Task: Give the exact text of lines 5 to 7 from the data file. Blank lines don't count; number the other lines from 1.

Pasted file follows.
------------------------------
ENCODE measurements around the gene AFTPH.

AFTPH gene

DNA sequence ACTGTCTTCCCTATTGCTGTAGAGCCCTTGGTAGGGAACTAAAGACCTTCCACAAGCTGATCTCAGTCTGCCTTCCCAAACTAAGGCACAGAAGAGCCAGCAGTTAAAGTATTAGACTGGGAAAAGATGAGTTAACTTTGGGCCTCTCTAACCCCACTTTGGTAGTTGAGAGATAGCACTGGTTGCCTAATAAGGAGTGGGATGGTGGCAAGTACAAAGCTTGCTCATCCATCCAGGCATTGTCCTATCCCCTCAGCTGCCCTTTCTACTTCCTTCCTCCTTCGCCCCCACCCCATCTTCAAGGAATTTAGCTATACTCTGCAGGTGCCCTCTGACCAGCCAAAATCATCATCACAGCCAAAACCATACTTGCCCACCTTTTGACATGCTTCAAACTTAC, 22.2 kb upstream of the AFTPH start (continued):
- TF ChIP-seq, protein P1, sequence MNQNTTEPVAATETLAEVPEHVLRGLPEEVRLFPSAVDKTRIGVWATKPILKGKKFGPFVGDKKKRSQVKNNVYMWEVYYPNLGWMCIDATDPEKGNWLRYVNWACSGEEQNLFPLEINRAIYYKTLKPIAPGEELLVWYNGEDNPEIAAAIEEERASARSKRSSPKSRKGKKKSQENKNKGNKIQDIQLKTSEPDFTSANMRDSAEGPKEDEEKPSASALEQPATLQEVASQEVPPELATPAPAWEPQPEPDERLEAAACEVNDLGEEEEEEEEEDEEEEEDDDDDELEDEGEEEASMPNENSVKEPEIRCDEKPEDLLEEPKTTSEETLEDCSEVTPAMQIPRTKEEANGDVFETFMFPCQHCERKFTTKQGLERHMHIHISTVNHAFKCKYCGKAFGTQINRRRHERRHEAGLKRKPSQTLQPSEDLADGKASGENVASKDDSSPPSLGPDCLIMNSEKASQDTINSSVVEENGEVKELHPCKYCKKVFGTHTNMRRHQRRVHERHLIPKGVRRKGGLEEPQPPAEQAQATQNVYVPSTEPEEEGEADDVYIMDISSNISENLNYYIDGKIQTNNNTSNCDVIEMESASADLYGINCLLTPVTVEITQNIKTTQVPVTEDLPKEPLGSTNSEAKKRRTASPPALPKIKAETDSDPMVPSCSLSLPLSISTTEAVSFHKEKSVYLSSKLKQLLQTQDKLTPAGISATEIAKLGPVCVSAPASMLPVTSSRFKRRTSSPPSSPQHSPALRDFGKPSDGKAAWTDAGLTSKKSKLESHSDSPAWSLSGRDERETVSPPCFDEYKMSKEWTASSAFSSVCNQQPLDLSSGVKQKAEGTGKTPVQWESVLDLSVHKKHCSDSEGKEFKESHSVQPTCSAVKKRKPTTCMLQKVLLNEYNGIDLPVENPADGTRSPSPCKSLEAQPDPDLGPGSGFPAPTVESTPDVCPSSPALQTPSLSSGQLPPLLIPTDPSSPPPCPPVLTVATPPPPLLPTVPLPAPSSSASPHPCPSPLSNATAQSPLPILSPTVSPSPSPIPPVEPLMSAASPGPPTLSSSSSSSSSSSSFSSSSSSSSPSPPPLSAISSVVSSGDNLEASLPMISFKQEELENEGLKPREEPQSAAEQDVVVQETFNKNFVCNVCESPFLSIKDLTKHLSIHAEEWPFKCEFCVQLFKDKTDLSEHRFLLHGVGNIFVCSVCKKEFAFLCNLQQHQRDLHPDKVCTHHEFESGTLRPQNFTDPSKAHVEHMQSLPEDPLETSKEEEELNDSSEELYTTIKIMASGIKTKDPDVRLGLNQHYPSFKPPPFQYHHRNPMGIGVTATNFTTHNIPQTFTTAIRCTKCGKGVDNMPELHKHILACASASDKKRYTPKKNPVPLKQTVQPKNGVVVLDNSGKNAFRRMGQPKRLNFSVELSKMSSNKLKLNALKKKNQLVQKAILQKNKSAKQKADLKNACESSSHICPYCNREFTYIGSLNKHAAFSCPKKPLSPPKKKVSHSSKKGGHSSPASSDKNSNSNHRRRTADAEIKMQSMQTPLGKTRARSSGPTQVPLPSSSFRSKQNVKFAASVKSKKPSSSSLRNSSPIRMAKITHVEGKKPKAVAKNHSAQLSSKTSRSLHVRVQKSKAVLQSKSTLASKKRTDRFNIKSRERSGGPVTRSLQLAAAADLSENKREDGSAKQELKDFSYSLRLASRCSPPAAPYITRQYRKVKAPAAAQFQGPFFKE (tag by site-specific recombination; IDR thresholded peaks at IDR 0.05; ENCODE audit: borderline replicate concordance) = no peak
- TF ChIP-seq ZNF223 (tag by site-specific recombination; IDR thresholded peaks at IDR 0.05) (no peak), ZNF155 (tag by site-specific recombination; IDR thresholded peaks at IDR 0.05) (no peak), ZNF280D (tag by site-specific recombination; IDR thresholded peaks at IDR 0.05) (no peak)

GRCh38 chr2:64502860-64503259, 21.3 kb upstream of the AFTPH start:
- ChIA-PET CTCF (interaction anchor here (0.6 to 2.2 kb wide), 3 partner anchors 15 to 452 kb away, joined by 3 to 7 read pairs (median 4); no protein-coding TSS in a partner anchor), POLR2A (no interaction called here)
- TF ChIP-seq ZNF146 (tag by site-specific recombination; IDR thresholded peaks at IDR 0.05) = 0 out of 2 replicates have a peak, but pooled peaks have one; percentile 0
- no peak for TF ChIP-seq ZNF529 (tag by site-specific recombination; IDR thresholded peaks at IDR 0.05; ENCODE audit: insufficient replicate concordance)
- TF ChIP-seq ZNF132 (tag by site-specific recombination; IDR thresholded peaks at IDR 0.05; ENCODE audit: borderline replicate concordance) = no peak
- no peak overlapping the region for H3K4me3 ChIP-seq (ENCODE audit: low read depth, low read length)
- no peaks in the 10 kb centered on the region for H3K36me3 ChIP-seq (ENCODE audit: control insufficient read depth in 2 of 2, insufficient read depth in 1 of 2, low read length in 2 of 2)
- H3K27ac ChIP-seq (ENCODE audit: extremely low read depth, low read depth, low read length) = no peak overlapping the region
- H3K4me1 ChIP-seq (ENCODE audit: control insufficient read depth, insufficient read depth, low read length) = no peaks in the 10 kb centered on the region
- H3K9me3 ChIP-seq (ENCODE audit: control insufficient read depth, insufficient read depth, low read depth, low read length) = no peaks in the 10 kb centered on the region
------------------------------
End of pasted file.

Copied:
- TF ChIP-seq ZNF223 (tag by site-specific recombination; IDR thresholded peaks at IDR 0.05) (no peak), ZNF155 (tag by site-specific recombination; IDR thresholded peaks at IDR 0.05) (no peak), ZNF280D (tag by site-specific recombination; IDR thresholded peaks at IDR 0.05) (no peak)

GRCh38 chr2:64502860-64503259, 21.3 kb upstream of the AFTPH start:
- ChIA-PET CTCF (interaction anchor here (0.6 to 2.2 kb wide), 3 partner anchors 15 to 452 kb away, joined by 3 to 7 read pairs (median 4); no protein-coding TSS in a partner anchor), POLR2A (no interaction called here)